This is a talk I gave last week to the Focus E15 housing campaign. Their write-up of it is here. It ties what I do in my day job with ideas about how housing should be organised differently, and how far the law can bridge the gap between how things are how they should be.
Let me start with housing. I’m a barrister, which means I’m a lawyer and represents people where they’re in court. I don’t meet clients outside hearings, Solicitors do that. I don’t write letters; I don’t gather documents: solicitors do those tasks too, I show up for the first time at the court hearings, and after the trial you won’t see me again.
Some of the time, I’m trying to get homeless people housed. In those cases you’re always suing a local authority. Since 2013, the governments have been cutting their budgets every year. Something else happened too. During Covid, many experienced housing officers left the work they were doing and the councils have never replaced them. Their absence means is that homeless people are sent decision which make no sense, or which get the law completely wrong. As if the authors were making the first excuse that leapt into their heads, good or bad, to stop them housing the people in the homes they need.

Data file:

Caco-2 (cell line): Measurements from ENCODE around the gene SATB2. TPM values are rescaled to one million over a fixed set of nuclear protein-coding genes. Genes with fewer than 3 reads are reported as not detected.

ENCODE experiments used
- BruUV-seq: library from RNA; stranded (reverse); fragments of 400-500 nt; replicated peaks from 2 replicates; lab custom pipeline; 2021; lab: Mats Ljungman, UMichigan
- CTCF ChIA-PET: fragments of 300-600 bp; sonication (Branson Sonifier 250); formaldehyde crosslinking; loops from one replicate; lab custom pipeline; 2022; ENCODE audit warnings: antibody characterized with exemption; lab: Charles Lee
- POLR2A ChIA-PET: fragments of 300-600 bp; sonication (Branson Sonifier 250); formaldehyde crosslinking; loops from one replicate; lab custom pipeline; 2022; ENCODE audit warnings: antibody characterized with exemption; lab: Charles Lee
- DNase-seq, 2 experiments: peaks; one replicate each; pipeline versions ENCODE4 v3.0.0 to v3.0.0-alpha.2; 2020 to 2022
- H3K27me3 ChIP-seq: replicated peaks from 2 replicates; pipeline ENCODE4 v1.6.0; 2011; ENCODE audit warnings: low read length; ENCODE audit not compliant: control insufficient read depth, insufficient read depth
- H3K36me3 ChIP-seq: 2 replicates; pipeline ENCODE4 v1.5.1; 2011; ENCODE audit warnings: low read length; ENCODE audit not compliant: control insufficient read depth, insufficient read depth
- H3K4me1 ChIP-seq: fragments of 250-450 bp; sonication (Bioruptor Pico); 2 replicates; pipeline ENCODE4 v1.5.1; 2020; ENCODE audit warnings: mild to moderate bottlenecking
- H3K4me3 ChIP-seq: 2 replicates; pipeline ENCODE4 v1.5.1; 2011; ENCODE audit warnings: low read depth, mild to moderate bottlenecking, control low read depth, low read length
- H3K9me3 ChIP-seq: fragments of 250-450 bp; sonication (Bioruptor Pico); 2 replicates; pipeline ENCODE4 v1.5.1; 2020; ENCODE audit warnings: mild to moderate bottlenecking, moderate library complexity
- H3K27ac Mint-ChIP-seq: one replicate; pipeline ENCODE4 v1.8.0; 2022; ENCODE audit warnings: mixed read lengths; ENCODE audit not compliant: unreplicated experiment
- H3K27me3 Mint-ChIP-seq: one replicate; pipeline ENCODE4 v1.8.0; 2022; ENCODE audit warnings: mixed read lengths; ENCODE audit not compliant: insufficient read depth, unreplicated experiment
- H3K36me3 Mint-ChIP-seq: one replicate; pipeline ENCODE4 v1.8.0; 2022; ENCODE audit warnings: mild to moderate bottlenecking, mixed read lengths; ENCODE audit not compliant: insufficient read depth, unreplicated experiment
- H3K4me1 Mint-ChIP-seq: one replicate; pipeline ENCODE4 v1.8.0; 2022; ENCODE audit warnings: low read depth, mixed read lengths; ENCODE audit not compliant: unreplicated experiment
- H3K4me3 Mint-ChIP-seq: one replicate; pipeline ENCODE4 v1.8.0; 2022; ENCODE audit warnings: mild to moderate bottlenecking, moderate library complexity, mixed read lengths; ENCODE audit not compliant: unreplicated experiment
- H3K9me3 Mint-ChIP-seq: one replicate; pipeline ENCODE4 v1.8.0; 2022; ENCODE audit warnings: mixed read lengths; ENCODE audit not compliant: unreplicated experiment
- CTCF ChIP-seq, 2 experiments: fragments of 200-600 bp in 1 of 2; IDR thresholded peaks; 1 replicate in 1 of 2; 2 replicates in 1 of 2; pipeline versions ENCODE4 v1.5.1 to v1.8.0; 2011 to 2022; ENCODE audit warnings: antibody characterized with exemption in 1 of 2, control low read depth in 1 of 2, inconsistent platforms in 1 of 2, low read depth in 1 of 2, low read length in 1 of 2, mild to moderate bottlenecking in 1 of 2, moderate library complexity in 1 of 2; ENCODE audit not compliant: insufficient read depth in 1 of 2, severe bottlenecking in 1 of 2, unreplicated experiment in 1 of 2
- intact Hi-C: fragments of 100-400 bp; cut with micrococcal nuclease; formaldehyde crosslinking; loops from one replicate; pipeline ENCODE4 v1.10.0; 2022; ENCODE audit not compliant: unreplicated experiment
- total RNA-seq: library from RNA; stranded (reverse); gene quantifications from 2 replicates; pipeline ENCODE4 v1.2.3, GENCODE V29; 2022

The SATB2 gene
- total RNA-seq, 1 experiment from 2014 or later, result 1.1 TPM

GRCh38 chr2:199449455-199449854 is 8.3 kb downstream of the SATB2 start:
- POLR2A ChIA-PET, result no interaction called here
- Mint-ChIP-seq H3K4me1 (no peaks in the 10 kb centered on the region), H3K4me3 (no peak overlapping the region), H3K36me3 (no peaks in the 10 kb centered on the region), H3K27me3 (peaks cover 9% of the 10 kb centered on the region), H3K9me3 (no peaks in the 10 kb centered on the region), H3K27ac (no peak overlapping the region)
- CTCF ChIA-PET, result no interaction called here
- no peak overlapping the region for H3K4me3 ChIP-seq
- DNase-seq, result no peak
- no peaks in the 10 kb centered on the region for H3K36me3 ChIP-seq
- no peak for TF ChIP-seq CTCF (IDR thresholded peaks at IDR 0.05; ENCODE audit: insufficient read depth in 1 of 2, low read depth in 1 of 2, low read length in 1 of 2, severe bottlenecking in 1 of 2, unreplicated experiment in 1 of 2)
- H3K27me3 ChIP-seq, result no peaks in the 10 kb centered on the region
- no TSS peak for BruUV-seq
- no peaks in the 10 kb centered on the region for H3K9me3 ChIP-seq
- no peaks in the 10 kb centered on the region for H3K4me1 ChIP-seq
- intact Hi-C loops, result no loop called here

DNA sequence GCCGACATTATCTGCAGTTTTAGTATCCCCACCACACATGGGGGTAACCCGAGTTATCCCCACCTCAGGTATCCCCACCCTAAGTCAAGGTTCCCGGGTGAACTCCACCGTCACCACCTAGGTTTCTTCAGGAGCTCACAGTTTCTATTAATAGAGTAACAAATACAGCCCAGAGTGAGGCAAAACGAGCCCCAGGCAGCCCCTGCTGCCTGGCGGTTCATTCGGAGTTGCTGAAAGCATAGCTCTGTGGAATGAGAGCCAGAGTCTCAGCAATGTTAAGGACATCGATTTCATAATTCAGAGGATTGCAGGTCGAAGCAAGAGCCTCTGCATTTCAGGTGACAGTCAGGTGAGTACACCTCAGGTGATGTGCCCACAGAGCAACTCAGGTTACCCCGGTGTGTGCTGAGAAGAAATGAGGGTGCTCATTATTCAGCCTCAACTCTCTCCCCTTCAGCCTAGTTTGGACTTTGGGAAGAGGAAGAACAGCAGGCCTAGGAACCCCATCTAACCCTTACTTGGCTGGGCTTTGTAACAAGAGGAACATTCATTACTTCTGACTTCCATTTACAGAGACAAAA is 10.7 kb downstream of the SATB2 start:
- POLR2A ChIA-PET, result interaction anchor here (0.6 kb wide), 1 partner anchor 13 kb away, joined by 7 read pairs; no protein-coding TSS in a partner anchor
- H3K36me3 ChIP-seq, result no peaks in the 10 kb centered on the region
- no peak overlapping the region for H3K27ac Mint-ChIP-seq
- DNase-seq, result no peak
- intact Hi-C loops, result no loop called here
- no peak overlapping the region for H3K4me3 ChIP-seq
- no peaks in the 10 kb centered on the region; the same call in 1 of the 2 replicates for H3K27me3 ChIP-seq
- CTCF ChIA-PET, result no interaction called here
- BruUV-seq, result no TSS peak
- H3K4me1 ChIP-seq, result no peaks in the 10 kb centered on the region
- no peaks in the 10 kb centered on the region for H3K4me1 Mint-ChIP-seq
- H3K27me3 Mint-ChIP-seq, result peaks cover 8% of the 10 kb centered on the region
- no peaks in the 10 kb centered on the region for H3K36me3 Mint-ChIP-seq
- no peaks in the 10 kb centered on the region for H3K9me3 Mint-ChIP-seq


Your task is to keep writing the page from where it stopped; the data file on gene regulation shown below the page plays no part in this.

In other cases, we’re arguing about repairs, windows that don’t close, water escaping into the property, or walls thick with mould. Councils won’t do the work, nor will most housing associations. It’s my experience in those cases, that the legal answer’s obvious. Everyone accepts that the landlord needs to make repairs. The landlords are delaying in the hope that tenants will give up, make peace with the fact that their homes are rotting, and the landlords will save money if the work’s never done.